The case for raising the age of eligibility for NZS; and how we can do it. 

I support raising the age of eligibility for NZS but not, primarily, for reasons of fiscal sustainability. Rather it needs to be increased for equity reasons. Longevity is increasing. When the Old Aged Pension was introduced in 1898, life expectancy at the age of 65 was 13 years; today it is 20 years, and it will continue to rise. It is a matter of equity that as the age of longevity rises, the age of eligibility for NZS should rise too. Here is how I would do it with five integrated steps.

1. We should set out a target age of eligibility based on life expectation. I suggest we choose the age as that where life expectancy is 17 years (similar to the 1938 level for 65). In current terms that would set an age of eligibility of 69.That target age would rise with increased longevity.

2. However, the actual age of eligibility would be raised by only 3 months every year until it reached the target age. So it would take 12 years to reach 69, and the full adjustment would only affect those born after 1958 if we started next March (2015).

3. We need to recognise that there are people who cannot be expected to work in the years before the current age of eligibility, and who will have insufficient savings. They should get an early retirement benefit. Except for its name – reflecting a different status – it would be very similar to the Invalids Benefit.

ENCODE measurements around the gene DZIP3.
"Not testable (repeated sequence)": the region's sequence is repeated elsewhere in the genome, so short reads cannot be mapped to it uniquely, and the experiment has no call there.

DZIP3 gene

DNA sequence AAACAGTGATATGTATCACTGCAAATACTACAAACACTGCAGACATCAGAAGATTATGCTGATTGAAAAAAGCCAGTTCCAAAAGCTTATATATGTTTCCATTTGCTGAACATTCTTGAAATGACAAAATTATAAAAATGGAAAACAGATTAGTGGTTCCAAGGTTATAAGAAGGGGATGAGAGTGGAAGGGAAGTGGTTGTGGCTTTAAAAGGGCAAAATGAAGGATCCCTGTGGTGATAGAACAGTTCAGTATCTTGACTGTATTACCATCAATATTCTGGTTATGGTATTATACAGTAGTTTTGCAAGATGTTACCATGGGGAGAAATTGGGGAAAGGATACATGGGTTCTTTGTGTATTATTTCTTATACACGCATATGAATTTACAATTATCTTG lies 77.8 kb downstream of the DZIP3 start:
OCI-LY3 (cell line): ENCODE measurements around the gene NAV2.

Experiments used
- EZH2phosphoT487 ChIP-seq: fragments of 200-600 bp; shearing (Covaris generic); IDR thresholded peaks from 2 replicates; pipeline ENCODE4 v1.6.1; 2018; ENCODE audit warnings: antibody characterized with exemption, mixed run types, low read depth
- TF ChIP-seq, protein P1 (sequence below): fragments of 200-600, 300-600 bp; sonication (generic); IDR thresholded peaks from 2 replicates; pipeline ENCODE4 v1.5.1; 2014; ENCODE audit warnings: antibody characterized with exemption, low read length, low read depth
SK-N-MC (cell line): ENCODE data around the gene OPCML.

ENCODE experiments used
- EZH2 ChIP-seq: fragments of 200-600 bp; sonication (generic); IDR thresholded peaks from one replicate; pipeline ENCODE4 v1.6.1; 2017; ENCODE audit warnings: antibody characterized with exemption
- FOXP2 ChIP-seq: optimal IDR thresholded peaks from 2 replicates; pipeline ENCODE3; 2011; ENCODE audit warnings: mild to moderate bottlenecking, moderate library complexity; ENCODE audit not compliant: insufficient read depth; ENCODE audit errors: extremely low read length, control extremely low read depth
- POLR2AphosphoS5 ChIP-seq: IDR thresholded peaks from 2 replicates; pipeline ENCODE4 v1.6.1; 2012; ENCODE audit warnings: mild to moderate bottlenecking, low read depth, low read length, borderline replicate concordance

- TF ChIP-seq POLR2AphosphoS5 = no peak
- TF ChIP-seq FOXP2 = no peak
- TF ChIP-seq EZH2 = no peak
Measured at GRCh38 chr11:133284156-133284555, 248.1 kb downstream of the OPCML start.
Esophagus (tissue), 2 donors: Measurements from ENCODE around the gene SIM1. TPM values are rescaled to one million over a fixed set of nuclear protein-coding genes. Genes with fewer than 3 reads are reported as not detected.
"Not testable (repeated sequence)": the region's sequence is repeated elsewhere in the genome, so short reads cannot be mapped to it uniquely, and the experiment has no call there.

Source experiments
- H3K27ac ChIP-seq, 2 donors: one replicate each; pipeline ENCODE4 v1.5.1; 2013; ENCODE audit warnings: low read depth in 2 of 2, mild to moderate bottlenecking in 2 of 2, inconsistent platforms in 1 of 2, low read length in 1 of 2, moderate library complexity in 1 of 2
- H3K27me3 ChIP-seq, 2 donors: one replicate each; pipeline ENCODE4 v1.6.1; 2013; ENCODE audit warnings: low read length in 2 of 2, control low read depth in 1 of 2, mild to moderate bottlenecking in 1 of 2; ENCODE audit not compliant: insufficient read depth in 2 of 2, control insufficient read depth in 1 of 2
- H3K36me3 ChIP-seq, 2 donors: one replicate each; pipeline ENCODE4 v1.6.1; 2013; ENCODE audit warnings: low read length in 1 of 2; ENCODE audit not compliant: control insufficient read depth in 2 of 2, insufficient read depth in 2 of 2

4. We need to strengthen private provision for retirement by making KiwiSaver compulsory and increasing its contributions. A compulsory contribution is much like a tax; but the beneficiary is solely the individual taxpayer. (This sort of approach may be a way we can get around – to some extent – the deadlock over raising income tax rates for structural macroeconomic purposes.)

5. Any fiscal savings we gain from the raising the age of eligibility should be channelled into better provision for residential and domiciliary care for the very old. If we dont, we may under-provide for them or cost-shift provision onto their children – privatise it.

Because this is an equity-driven package, there is much in it for everyone. If you are born in the 1950s and later, you have some guarantee that there will not be an abrupt change to your retirement plans from unexpected changes in government policy and you will not find yourself financially supporting your aging parents – although they will continue to need your personal support. Nor will you be suffering impoverished care when you really need it. .

Some will argue that Labour lost votes in this election from their promise to raise the age of eligibility to 67. But Labour’s policy was badly explained, and was not presented as a part of a comprehensive package such as this one.